customer://1234 (id)
forums://master (vertical)
log://January/2008 (date)
You can even do more complex schemes, like having groups of IDs all map to the same URL in a bucket system, although I recommend keeping it simple whenever possible.

If you have a solid caching system in your cluster, like memcached, the overhead of a system like this is really quite small. The mappings never change (unless you build a data migration tool, in which case they change rarely) and so are easy to cache. Using memcached’s multiget, which allows the fetching of many keys in parallel, I have written code to aggregate all the shard lookups for a given page and prefetch them, reducing the overhead even further.

The actual directory itself is straightforward. You need to store two kinds of information. One is a list of all the available shard types, and the machines available to store those types. This information is normally maintained by your operations team. Whenever they want to brng new capacity online, they simply add a row to the appropriate table. The second is the mapping itself. The sharding API follows a simple rule: whenever asked to find the shard for a URL, it either pulls it from the directory or, if it’s not there, assigns it to one of the available shards for that entity type. (There’s some added complexity as shards get “weighted” for more or less capacity, and for cases where data needs to be moved between shards, but these are not too serious to deal with). I normally recommend you just store this directory on your master database, but you could use a standalone vertical shard (or even a key-based partition!) to store it.

Incremental build-out

The most important attribute of URL-based sharding, though, is that it easily supports an incremental build-out that is perfect for startups. We can start, as most startups do, with a single, central master DB. We can take advantage of the many open source libraries out there that don’t scale especially well, and write as much non-scalable code as we want. When we finally have a product that starts to get traction, we can practice Just-in-Time Scalability, as follows:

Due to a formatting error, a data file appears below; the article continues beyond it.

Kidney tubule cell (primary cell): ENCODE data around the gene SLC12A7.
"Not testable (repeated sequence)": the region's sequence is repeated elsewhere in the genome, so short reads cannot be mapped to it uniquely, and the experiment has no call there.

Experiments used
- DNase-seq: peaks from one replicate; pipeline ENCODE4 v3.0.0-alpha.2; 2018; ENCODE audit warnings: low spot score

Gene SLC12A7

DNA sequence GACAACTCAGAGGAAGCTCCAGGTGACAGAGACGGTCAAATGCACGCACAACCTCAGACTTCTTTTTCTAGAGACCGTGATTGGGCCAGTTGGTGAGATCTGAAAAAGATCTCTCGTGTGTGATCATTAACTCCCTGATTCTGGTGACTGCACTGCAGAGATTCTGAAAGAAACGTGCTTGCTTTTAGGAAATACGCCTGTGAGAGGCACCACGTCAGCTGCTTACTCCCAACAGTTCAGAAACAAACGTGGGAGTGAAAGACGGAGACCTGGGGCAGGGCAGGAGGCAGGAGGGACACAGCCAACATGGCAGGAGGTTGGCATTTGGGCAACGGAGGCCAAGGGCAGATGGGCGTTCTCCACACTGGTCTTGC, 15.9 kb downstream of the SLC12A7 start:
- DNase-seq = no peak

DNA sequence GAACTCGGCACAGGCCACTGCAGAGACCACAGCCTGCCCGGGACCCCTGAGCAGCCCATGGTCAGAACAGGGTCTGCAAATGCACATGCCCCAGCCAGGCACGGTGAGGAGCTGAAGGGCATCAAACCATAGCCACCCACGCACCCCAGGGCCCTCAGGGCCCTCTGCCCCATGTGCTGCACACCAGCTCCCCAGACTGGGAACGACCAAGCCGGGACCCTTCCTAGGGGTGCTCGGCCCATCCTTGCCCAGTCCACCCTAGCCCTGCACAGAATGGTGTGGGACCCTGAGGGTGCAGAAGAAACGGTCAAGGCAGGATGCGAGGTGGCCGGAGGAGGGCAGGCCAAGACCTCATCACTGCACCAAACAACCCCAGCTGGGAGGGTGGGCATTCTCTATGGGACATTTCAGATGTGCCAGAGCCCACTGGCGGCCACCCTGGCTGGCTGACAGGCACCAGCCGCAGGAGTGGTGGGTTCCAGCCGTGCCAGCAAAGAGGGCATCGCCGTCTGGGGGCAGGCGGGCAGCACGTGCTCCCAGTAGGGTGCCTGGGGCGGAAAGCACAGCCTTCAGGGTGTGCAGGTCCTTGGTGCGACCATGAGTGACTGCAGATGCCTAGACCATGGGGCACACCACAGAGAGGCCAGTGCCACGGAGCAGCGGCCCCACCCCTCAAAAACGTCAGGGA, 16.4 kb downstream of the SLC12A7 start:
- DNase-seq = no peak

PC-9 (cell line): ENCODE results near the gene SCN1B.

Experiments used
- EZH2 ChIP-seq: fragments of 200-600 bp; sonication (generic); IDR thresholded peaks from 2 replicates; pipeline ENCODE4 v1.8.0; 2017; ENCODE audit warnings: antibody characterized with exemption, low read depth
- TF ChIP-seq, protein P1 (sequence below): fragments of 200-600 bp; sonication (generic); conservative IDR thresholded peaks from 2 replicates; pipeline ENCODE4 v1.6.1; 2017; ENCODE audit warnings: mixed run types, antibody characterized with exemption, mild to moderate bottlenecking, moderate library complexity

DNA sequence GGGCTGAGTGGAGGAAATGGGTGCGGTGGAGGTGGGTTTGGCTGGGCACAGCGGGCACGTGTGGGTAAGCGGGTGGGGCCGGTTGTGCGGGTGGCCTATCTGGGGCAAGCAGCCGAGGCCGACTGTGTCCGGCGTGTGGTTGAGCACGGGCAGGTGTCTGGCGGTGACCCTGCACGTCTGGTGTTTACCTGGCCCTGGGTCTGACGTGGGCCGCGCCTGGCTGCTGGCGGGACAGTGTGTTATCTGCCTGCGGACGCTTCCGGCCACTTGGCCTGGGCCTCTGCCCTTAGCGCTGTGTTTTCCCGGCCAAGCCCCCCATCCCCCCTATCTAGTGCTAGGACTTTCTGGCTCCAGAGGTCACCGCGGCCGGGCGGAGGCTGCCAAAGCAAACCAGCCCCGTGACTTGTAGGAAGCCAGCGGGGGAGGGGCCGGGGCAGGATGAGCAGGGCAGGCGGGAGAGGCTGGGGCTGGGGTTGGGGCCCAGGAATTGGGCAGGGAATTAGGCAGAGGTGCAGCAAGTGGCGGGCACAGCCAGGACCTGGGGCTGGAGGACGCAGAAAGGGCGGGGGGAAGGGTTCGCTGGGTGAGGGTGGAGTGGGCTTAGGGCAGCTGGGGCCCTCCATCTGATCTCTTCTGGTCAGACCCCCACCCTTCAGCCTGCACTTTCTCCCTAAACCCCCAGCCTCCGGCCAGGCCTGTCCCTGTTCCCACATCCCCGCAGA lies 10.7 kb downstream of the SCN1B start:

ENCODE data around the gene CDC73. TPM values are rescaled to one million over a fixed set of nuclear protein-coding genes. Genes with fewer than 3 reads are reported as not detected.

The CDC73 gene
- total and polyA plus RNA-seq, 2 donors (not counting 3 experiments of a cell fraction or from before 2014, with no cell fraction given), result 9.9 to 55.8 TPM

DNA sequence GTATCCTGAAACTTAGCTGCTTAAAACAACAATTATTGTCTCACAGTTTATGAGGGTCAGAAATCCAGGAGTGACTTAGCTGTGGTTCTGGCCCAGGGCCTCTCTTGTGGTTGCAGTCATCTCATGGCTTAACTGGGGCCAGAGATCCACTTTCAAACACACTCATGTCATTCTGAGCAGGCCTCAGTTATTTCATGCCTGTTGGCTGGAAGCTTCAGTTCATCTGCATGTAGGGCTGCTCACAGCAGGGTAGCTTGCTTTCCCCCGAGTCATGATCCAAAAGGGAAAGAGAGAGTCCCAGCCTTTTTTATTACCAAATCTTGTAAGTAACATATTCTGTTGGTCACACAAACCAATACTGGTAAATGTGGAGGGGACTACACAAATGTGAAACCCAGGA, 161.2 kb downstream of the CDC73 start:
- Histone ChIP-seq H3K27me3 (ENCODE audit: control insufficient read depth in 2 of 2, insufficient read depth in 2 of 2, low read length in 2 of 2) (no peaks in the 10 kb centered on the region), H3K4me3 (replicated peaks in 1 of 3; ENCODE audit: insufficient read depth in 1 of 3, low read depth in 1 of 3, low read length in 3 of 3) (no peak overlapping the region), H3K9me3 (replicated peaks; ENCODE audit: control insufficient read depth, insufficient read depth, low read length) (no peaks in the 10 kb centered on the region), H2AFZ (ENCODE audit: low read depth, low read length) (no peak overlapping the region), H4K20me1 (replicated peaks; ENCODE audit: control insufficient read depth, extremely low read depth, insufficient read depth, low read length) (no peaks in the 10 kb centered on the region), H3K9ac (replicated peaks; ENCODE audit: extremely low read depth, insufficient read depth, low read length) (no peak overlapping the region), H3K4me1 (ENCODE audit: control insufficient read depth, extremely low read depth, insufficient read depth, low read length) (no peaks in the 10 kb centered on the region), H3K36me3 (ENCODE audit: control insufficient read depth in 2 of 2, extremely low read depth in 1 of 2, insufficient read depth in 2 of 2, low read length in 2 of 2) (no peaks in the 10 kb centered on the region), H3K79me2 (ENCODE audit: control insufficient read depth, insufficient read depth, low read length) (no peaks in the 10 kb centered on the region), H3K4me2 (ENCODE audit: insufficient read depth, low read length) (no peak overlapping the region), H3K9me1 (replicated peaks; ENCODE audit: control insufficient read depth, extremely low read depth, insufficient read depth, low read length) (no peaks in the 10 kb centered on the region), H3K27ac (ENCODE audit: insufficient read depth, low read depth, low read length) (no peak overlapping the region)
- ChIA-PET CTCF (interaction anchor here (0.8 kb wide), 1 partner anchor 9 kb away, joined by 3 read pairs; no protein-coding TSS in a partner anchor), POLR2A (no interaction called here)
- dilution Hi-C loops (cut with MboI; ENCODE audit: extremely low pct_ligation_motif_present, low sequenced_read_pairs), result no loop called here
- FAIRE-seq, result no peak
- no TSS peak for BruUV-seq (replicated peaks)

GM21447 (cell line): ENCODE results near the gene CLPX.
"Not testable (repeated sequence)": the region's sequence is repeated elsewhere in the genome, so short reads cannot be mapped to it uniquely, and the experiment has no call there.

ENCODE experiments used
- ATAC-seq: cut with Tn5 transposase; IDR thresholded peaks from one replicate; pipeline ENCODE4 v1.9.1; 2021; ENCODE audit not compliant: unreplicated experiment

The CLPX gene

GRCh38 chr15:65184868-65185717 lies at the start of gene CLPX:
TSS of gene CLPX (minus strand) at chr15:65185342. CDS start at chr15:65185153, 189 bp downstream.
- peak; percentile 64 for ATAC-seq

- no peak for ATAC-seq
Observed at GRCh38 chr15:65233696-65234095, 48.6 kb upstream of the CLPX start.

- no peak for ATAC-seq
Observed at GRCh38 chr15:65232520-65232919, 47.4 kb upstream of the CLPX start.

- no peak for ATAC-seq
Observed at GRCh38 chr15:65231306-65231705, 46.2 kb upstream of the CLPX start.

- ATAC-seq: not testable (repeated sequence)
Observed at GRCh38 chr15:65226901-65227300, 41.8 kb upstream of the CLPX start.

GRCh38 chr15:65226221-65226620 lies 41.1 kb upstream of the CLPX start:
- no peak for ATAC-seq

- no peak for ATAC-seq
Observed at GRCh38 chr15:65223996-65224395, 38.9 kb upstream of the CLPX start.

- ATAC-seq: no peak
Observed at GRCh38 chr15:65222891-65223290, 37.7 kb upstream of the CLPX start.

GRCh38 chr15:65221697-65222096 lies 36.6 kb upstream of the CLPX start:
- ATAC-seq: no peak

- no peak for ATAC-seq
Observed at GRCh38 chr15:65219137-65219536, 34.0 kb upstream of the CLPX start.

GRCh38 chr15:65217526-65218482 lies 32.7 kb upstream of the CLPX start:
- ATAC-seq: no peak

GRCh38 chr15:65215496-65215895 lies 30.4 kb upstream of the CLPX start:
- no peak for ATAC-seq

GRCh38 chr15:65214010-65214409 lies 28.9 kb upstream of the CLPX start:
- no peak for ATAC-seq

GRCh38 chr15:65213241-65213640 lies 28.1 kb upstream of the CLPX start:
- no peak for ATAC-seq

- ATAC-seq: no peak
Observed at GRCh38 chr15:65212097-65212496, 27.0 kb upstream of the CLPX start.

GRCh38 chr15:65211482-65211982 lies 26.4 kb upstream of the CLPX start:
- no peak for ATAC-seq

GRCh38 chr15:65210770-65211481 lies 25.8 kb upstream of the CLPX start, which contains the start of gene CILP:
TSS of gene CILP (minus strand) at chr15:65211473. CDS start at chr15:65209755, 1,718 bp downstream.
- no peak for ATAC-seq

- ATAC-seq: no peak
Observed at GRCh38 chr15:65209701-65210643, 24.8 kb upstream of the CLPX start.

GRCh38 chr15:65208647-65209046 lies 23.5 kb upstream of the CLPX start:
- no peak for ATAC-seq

1. When load on the master DB gets above some agreed-upon threshold, we measure which tables and queries are causing the most read/write traffic.
  2. We pick one such query, and decide to shard it. We always try to find queries that are causng load but are also relatively self-contained. For example, most applications usually have a number of highly-trafficked tables that are rarely joined with any others; these are excellent candidates for early sharding.
  3. Once we’ve picked a query, we have to identify all of the tables it touches, and all of the queries that access those tables. The better your internal API’s and data architecture, the easier this step will be. But even for total spaghetti code, this doesn’t take more than a few hours.
  4. We change the code to have all of the queries identified in step 3 tagged with the apporpriate entity URL that they affect. If we’ve uncovered an entity type that’s not previously been sharded, we’ll have to add some new shards and shard-types to the central directory.
  5. Since there is already some data about these entities on the master DB, we need to migrate it to the new, sharded, locations we picked in step 4. I won’t go into detail about how to do this data migration in this post; coordinating it with the code changes in step 4 is the hard part. You can read a little about it in my post on Just-in-Time Scalability.
Each time we need to add capacity to our application, we go back to step 1. At IMVU, during our steepest growth curves, we’d have to do this exercise every week. But we could do the whole thing in a week, and be ready to do it again the next week. Each time, our application got a little more complex, and a little more scalable. But at not time did we have to take the site down for a rewrite.

If your experience is anything like mine, you may be surprised at how much cruft remains on your master database. One advantage of this system is that it doesn’t require you to add scalability to any piece of data that is seldom accessed. All that random junk sitting in your master databsase’s scheme may make you feel bad, but it’s actually not causing any harm. Only the parts of your app that need to scale will get the sharding treatment.

What do you think?

I’ve used this setup successfully, and have recommended it to many of the startups I advise. I much prefer it to the more complex solutions I’ve seen and worked with over the years, even though I recognize it has some drawbacks compared to those other systems. I’d really like to hear your feedback. Go ahead, poke holes in the design. Let me know the use cases that I’ve overlooked. And most of all, share with all of us what’s worked for you.